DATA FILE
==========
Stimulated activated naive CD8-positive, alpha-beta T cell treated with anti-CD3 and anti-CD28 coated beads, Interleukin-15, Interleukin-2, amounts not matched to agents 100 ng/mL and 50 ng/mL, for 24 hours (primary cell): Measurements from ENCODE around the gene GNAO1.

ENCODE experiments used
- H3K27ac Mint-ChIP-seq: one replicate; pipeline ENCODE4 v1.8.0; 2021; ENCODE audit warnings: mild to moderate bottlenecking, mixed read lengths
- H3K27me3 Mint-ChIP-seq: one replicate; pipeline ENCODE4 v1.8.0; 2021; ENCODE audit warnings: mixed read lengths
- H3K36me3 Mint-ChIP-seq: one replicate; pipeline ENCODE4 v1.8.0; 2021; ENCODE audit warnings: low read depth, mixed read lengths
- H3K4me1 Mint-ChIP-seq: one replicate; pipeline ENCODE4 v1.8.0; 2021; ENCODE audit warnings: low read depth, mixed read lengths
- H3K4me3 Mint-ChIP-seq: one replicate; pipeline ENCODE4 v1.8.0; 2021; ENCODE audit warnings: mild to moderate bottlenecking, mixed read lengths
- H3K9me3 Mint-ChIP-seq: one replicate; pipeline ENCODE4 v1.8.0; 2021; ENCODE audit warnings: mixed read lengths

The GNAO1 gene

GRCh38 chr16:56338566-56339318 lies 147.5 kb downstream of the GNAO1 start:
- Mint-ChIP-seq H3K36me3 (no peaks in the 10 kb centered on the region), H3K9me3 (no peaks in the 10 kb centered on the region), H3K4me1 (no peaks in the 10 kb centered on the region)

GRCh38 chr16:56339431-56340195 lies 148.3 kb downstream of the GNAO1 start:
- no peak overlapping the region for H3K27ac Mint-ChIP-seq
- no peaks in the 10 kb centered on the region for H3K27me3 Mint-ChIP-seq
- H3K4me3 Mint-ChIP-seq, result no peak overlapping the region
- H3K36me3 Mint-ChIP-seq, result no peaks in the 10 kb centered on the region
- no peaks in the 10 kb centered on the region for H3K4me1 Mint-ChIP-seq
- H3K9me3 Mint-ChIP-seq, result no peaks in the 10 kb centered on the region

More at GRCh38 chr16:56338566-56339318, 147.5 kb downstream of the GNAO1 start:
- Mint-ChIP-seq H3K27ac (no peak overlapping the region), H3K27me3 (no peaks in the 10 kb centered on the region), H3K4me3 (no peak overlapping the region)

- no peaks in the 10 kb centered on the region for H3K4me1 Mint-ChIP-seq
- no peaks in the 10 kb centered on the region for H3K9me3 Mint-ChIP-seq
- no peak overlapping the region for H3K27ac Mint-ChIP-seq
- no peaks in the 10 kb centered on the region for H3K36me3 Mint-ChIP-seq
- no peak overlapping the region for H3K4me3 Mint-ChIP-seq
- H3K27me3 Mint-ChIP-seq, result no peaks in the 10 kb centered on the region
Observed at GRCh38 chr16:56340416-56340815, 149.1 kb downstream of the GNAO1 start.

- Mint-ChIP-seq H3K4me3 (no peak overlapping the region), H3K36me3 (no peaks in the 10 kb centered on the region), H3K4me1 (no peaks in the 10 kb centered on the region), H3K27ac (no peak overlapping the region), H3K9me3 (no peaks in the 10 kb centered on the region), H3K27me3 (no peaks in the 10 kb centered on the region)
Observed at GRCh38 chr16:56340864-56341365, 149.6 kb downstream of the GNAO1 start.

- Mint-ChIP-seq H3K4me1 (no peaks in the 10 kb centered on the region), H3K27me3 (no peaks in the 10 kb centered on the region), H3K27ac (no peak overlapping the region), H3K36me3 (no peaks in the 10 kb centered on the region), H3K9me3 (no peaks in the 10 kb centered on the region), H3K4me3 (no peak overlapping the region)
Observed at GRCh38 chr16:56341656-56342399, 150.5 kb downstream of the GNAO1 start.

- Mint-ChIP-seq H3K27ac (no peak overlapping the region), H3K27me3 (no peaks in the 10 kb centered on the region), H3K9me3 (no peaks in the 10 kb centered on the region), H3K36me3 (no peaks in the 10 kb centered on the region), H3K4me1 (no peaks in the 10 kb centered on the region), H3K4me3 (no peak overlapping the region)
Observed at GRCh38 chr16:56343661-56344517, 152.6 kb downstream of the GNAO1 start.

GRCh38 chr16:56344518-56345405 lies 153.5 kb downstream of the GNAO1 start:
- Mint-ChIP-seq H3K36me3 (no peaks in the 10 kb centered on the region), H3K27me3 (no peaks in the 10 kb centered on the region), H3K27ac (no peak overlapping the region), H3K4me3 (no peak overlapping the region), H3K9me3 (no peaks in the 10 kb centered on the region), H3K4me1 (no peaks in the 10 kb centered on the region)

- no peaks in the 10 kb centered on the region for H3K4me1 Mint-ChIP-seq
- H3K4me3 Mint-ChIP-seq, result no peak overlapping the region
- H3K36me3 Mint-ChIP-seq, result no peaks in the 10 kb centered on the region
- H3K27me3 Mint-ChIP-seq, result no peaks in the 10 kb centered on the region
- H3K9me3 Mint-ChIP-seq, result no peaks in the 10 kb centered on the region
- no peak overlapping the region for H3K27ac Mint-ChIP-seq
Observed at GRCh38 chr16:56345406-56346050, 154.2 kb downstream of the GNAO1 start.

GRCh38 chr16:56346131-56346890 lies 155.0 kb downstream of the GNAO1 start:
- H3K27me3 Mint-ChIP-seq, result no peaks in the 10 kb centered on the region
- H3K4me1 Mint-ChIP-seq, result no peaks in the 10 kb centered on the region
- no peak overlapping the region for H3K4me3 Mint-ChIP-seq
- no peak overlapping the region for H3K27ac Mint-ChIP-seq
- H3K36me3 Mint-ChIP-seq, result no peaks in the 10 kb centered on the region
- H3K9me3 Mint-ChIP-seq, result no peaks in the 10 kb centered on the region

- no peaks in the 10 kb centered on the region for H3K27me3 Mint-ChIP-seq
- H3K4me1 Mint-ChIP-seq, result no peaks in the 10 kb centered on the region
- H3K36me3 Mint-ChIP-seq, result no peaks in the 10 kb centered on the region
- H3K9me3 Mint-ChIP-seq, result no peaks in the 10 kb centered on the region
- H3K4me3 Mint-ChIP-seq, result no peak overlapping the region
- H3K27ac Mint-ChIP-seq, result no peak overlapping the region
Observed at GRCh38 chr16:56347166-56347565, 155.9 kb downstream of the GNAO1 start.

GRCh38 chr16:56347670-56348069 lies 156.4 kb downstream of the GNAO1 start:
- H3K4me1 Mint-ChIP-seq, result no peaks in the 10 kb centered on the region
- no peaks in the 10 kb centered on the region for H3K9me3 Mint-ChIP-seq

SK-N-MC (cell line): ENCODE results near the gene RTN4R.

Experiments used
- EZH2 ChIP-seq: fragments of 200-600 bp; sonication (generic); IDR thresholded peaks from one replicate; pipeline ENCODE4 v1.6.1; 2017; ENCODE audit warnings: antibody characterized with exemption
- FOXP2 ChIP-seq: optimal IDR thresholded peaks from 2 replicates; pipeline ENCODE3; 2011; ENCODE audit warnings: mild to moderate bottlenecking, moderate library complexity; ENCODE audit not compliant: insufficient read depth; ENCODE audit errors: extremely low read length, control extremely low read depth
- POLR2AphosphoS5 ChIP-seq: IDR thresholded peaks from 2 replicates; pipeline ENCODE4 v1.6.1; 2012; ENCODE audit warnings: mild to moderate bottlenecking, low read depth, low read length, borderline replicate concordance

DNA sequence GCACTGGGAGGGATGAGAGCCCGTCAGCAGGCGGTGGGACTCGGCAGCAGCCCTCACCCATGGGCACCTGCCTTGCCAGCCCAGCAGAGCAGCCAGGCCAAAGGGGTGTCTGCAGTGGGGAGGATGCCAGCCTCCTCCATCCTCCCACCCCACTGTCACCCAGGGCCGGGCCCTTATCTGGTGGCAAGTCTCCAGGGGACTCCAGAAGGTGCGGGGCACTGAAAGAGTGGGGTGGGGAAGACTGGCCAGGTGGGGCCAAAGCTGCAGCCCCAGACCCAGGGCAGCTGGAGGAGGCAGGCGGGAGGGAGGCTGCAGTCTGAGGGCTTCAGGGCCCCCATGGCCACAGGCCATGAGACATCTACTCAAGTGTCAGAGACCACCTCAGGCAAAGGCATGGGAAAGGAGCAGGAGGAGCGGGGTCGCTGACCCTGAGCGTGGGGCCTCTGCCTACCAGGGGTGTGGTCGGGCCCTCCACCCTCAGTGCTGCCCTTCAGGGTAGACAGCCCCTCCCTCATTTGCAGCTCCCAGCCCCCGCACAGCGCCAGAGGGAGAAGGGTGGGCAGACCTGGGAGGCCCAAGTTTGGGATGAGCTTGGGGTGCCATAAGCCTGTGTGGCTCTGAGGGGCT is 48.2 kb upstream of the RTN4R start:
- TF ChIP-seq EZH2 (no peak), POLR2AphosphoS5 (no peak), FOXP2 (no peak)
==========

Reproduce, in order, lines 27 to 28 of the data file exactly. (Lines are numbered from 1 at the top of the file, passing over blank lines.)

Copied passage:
Observed at GRCh38 chr16:56340416-56340815, 149.1 kb downstream of the GNAO1 start.

- Mint-ChIP-seq H3K4me3 (no peak overlapping the region), H3K36me3 (no peaks in the 10 kb centered on the region), H3K4me1 (no peaks in the 10 kb centered on the region), H3K27ac (no peak overlapping the region), H3K9me3 (no peaks in the 10 kb centered on the region), H3K27me3 (no peaks in the 10 kb centered on the region)